Will she or won’t she? That’s the question Alaskans — and Republicans across the country — are now asking about Sen. Lisa Murkowski. After losing the Republican primary to tea-party candidate Joe Miller in late August and giving every sign that she would contest the will of the voters in court, Murkowski eventually conceded the Republican nomination — but didn’t rule out running on a different ticket. Now she’s considering running as a Libertarian (if the party can stomach a nominee so ideologically incompatible with its program) or as a write-in candidate. With more than $1 million left in her campaign fund, Murkowski certainly has the financial resources to challenge Joe Miller’s candidacy.
She shouldn’t. Murkowski lost the primary, fair and square. And she ought not to force a three-way election that could deliver the Senate seat to Democrat Scott McAdams.
Murkowski, whose lifetime rating of 70 from the American Conservative Union marks her as the fourth most liberal Republican in the Senate, has flirted with or voted directly for several proposals tea partiers adamantly oppose. In 2007, she co-sponsored a cap-and-trade bill. In March, she told a TV reporter that repealing Obamacare was “not the answer,” although she did later vote to repeal it. And in an election in which a parental-notification measure was drawing voters to the polls, her pro-abortion stances stood in dramatic contrast to Miller’s pro-life positions.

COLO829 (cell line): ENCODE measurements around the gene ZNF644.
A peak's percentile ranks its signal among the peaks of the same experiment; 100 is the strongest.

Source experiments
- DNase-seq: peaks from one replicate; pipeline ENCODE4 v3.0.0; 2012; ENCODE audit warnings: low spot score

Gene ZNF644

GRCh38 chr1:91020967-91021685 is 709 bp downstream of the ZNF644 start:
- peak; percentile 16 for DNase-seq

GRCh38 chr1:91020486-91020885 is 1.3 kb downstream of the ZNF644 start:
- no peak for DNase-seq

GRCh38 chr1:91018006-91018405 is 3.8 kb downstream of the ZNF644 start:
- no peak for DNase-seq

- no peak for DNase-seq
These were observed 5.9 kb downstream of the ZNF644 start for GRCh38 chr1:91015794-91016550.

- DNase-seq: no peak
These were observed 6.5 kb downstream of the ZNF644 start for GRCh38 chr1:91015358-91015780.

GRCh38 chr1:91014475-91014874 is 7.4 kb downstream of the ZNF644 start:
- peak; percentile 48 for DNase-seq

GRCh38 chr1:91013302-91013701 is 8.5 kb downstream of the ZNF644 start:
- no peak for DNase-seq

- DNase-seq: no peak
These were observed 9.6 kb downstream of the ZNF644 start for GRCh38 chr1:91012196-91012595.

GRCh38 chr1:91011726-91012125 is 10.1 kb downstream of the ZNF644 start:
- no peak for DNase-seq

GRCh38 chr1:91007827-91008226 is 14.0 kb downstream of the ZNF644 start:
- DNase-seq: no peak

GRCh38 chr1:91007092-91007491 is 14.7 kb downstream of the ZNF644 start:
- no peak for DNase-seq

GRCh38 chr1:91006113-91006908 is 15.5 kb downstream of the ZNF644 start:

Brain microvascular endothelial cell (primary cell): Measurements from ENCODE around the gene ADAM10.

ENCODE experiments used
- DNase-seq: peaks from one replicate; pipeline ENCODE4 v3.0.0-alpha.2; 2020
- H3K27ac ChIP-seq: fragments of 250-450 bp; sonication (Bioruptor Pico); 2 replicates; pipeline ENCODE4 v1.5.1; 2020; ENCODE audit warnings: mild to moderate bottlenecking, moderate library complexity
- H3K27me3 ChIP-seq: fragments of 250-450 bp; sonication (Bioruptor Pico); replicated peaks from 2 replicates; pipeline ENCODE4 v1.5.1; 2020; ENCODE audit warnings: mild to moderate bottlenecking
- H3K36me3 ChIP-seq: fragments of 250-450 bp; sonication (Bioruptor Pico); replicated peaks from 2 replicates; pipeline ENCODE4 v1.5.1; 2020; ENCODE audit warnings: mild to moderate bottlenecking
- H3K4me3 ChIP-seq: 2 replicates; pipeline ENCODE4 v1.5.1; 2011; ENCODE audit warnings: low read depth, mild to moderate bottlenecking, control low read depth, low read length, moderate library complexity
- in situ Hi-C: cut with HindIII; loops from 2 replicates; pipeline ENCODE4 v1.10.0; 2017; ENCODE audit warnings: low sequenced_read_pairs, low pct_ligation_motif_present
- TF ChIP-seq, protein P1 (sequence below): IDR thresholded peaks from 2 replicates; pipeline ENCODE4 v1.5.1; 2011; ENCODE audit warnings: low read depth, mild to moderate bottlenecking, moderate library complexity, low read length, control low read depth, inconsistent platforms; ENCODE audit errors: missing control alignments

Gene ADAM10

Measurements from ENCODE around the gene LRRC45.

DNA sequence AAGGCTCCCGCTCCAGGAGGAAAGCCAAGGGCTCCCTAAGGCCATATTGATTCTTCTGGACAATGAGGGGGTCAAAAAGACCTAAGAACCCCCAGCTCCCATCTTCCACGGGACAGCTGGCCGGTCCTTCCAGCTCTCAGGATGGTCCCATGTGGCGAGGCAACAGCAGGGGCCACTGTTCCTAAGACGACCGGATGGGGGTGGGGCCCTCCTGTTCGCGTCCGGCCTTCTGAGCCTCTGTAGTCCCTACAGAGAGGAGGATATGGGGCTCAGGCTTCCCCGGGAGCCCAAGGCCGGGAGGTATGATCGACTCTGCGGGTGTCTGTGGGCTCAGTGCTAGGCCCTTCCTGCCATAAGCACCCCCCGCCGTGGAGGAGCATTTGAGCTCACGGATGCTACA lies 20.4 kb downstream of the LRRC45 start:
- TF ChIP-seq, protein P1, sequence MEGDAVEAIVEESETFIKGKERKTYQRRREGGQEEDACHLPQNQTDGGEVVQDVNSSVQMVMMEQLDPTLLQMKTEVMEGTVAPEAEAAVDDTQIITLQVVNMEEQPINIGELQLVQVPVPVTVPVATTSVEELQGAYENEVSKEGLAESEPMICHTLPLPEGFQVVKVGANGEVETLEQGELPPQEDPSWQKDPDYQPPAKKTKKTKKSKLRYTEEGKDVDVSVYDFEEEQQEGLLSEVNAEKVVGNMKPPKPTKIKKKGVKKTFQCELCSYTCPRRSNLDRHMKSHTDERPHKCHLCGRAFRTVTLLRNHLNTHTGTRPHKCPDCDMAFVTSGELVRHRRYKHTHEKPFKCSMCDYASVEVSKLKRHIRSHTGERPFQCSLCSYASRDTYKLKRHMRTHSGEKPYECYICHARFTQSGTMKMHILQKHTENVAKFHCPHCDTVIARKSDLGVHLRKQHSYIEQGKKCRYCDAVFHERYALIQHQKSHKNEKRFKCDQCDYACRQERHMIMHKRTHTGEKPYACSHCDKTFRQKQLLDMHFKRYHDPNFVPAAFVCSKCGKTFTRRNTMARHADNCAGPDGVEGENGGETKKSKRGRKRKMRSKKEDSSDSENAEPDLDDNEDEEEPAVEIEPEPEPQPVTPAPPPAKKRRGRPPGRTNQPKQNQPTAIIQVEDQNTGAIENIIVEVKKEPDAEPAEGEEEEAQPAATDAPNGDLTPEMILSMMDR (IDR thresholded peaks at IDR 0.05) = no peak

In other words, Republican voters examined her record and opted for a different candidate. The gracious response would be to acknowledge the voters’ decision and quietly serve out the rest of her term, as Utah senator Bob Bennett is doing.
We’re not against all independent runs. We supported Joe Lieberman’s decision to run as an independent. Lieberman’s principled and consistent support for the Iraq War cost him the Democratic primary. But it was the right stand to take, and his refusal to be cowed by the anti-war activists in his party was laudable.
But in Murkowski’s case, there is no similar adherence to a worthwhile principle. Instead, the fact that she is willing even to consider running as a Libertarian — a party often to the economic right of the GOP — highlights that for her, this race isn’t about fighting for cherished values, but rather is about refusing to accept the primary’s results.
Murkowski has proclaimed that she’s “not a quitter.” That’s true enough: She didn’t quit her Senate position — she was fired. Now is the time for her to accept this, begin considering what task she should next embark on, and, if she is able to muster the generosity of spirit necessary to do so, endorse Joe Miller.